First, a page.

Chapter 16 - Chapter 16 1 What is"harvesting in the context...

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Chapter 16: 1. What is “harvesting” in the context of entrepreneurial finance? A) A seasoned equity offering B) A liquidity event brought about by the investor buying more shares in the venture C) Another name for the underwriting process D) The final stage of the entrepreneurial investment process, whereby investors receive the financial returns from their investments Answer: D 2. Provide an example of how the harvesting decision is different from the entrepreneur’s prospective than from the outside investor’s? Answer: Outside investors value venture opportunities with an expectation of a liquidity event that enables them to realize the return on their investment so that they can move on to other investments. While entrepreneurs also care about harvesting, they may want to stay with the venture. Harvesting allows entrepreneurs to earn returns on their human capital and opportunity costs associated with the start-up. 3. Identify which of the following is not a harvesting technique: A) an earn-out B) the management buys out the other investors’ ownership claims C) direct public offering D) private placement E) a SBA Micro-loan Answer: E 4. “Harvesting is not a critical component of the initial investment decision.” True, false, or uncertain? Explain. Answer: False. The value of the venture to both the entrepreneur and outside investors depends on expected return at the time of harvest. 5. Identify the economic benefits of harvesting by way of an initial public offering (IPO). Answer: The answer is multi-faceted. Some important considerations are:
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When the venture goes public, an ongoing market is created for its common stock. This may benefit an entrepreneur who wants, for example, to distribute some of the proceeds to family members. Having a public market for a stock means that the managers must report details of their decision making, including audited financial statements. This means that the managerial decisions will be scrutinized and monitored by outside market investors, possibly reducing agency costs and enhancing managerial discipline. Also a venture that already has gone public may be better able to raise additional capital by, for example, issuing new shares in a subsequent offering. Public equity also can be used as a medium of exchange, and IPO may enable an existing investor to time the realization of capital gains. 6. Identify the economic costs of harvesting by way of an initial public offering (IPO). Answer: Costs include out-of-docket costs, including underwriter fees and underpricing, as well as opportunity cost (what is given up by harvesting by way of IPO versus alternative harvesting approaches). Entrepreneurs who want to stay with the business once harvested may prefer not to have to deal with a public market for their company’s stock, including all of the reporting requirements and analyst scrutiny that it entails. 7.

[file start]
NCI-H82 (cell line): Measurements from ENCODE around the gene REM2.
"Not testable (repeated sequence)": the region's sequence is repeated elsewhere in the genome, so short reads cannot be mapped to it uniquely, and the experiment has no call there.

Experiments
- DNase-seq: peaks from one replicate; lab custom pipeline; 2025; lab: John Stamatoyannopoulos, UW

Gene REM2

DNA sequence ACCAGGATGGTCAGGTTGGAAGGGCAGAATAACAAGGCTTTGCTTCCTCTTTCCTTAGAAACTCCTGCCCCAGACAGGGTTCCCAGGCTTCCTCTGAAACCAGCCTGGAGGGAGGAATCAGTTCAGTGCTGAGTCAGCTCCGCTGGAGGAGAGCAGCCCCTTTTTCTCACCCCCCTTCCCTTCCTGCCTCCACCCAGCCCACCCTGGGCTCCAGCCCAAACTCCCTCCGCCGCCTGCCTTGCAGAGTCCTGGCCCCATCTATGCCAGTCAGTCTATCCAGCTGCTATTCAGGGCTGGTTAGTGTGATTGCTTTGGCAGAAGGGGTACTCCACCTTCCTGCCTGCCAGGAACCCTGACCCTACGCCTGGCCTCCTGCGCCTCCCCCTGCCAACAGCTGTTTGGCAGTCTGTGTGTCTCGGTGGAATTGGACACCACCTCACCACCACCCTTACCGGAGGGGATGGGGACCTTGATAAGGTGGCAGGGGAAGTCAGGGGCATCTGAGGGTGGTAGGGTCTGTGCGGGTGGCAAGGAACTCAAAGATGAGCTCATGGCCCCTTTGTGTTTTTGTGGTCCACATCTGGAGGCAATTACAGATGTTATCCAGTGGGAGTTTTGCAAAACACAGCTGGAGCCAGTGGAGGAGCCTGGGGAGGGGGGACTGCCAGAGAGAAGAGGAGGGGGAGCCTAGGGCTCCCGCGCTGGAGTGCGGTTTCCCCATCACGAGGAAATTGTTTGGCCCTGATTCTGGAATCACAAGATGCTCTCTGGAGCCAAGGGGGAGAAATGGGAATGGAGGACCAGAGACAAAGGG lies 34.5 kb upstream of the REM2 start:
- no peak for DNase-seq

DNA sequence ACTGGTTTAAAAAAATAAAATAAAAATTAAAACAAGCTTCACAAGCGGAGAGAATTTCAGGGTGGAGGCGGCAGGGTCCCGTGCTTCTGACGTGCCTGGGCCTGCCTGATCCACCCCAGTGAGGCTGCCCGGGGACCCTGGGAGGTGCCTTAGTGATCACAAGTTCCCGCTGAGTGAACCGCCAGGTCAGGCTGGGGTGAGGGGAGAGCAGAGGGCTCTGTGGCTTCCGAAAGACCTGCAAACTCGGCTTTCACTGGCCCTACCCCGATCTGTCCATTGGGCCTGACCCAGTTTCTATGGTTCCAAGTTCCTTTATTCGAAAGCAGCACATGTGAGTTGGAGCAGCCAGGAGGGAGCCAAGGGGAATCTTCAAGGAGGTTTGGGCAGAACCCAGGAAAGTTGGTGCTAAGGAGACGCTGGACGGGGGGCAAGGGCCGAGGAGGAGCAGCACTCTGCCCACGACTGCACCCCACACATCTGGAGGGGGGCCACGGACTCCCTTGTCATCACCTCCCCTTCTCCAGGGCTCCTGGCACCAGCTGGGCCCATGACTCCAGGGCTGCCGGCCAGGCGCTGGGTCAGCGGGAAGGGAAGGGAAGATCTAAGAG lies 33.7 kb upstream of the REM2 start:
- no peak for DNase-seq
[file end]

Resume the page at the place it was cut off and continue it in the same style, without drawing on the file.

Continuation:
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Chapter 16 - Chapter 16 1 What is"harvesting in the context...

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